I did guess some exposures and most of the time it worked out, but I did of course lose some to over and under-exposure. It reassured me that I worry about exposure too much most of the time!

      1. Thank you, Patrick. Your post sold me. I purchased a nice late-model (1.5M+) M3 on eBay last night, so I’m going to keep a 50 glued to it and see how it works out. I’ll reserve my 35mm lens for my M5, which I’m used to already. I’m really looking forward to working on meterless shooting!

  7. Nice story!! Did you consider an M2 or M4? Either would pair beautifully with that 35mm summilux. I guess I’m a more wide angle person and it’s my M2 that goes out a lot more and the M3 stays at home.

      1. I absolutely love this camera. I love the vintage ones. Silver n black or solid silver. I had one growing up but our home was broken into and it got stolen. I’ve looked for pre-owned ones but they are way too expensive. I’d love a new one, one day.

  8. Jacob Christiansen

    This was a great read and interesting project. Did you develop the film yourself? Did you learn anything regarding which developers work well for you etc?
    I think I would have chosen a 35mm, but maybe that’s the boring/easy choice.

    1. Thank you. Yes I did develop the film myself. I’m not sure I’ve ever found enough difference between different developers to notice. I think I would have used Ilford DD-X for these but have changed to Ilfotec-HC since then. The key thing I find is that my development times are always significantly shorter than recommended, otherwise the highlights block up.
      I like a 35mm but I want to have an 85mm or similar with me as well if I’m using one so as a single lens a 50mm is a good compromise for me.

  9. Very well written and enjoyable article. I did one of these, sort of… Leitz Minolta CL got swapped out for a Bessa R3A because the CL “meter on a stick” thing was just SO annoying. I used a M-Rokkor 40/2 lens throughout (a fabulous lens) and Tri-X, which I’ve always loved and which was affordable then. I confess, I didn’t do the printing bit, hence the “sort of” above. But I still thought I got huge value from it. In my case this was mostly getting my “black and white eye” back in gear after years of shooting mostly in colour and finding b&w hard to visualise. I did the exercise for 6 months, which I felt was enough.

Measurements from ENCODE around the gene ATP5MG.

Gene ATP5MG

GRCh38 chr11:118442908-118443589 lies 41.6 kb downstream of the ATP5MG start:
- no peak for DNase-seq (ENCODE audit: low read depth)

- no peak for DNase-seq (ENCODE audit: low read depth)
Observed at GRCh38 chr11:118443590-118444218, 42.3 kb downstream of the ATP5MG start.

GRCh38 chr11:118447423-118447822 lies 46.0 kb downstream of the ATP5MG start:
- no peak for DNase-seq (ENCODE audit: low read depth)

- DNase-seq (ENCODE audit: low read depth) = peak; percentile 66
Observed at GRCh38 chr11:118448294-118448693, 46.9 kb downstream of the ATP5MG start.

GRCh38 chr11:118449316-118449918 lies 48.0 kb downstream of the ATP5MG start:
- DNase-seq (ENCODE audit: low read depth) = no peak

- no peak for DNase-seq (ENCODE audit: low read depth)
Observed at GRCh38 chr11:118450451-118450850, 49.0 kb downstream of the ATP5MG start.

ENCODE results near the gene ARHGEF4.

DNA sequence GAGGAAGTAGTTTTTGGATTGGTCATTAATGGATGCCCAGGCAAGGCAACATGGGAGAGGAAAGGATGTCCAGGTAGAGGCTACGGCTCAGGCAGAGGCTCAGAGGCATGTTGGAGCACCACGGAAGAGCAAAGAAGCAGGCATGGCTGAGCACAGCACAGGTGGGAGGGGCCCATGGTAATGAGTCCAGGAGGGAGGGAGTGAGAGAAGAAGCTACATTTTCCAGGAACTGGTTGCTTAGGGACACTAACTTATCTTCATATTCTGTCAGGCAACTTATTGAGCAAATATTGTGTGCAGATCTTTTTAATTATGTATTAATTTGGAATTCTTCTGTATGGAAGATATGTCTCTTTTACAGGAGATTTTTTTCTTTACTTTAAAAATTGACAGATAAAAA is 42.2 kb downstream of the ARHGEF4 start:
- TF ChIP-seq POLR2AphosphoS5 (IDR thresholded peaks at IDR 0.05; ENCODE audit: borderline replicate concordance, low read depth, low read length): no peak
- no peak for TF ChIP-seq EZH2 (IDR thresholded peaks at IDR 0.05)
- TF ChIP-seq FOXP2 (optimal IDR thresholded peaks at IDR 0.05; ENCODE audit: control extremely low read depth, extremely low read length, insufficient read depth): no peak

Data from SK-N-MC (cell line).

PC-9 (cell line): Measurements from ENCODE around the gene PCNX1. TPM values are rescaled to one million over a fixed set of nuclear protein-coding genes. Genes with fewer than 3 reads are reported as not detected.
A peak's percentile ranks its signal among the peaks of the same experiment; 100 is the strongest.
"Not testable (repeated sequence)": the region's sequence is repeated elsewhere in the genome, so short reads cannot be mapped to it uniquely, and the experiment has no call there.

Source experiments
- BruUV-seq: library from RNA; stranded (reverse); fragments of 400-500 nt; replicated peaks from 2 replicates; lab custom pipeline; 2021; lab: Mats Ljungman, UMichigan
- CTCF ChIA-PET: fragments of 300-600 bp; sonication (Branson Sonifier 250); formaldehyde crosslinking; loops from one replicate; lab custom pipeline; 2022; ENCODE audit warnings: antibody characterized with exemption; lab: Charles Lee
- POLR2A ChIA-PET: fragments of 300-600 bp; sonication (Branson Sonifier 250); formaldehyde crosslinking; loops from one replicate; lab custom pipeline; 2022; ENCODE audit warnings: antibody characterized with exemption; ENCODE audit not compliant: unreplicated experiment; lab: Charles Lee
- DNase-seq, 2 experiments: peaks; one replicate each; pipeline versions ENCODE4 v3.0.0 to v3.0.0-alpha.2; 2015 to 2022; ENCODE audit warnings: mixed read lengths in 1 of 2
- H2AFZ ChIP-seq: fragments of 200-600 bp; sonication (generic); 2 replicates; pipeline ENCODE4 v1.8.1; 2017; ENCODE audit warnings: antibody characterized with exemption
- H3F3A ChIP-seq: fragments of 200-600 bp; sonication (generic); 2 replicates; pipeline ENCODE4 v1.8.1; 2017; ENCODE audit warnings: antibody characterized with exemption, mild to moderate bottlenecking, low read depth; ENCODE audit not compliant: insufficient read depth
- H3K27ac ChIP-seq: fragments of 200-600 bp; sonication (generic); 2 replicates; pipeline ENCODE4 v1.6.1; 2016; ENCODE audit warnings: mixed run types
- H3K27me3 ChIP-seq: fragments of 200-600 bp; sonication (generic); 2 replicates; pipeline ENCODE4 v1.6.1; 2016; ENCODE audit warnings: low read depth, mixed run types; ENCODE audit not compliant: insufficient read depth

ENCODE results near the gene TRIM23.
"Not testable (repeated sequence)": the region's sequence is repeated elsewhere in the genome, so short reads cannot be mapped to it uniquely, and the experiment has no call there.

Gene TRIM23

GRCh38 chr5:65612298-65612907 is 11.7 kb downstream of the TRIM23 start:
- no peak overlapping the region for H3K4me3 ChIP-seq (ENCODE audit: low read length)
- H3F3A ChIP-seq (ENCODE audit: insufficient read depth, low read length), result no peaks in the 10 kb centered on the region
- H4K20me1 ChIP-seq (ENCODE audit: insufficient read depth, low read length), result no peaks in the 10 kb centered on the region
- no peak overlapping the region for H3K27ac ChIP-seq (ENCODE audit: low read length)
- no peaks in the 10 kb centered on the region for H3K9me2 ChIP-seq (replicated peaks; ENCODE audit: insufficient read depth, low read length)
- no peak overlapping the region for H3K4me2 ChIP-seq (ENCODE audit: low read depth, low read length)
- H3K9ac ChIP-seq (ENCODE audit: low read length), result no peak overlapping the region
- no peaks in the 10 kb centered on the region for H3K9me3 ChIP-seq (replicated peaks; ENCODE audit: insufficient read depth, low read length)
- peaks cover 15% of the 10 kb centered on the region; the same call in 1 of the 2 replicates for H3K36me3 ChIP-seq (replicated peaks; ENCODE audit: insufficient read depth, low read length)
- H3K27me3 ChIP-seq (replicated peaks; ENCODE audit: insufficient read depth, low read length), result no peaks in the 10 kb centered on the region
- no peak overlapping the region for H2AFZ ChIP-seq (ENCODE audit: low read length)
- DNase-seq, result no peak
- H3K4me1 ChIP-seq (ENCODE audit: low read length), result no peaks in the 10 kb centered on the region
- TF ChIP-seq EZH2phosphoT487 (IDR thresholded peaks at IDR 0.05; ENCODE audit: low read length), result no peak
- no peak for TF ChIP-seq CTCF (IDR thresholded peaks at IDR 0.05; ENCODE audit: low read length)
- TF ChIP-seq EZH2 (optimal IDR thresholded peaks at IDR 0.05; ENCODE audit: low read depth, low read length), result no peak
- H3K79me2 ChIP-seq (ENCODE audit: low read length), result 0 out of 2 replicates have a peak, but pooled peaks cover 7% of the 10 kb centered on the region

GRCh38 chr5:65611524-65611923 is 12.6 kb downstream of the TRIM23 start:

At the end, I decided that rangefinder lenses were way too expensive to make this my continuing system, so sold all the gear, which it turned out was not exactly “free” (various commissions etc taking a huge chunk of the sale costs). I now regret it, of course, as they have at least doubled in price since then, and for eyesight reasons I would now like to get back to rangefinders again!

    But that M-Rokkor 40/2! What a lovely lens that was.

  10. Very interesting read! Thanks for sharing. I wish that I had the restraint and capacity to do this. I don’t think that it would actually impact my GAS. Where my issue with this lies is that I don’t think that I could limit myself to only one format. Many of my photo walks include me lugging around at least one medium format camera and one 35mm. I pick my camera for my shooting on impulse (probably the same that fuels my GAS!) and sometimes the camera I choose is the influence on my desire to shoot. Where I think that I may borrow from this project though is the frequency of shooting and printing. Like you, I have the issue of shooting and then storing with out any physical output. So in that sense, thank you for the inspiration!

    1. You’re welcome. Now the darkroom is up and running I might do something similar again but run an entirely analogue process from exposure to print. If I did that I would probably use a Rolleiflex or other medium format camera just for the easy and beauty of the prints (and because I love the square!).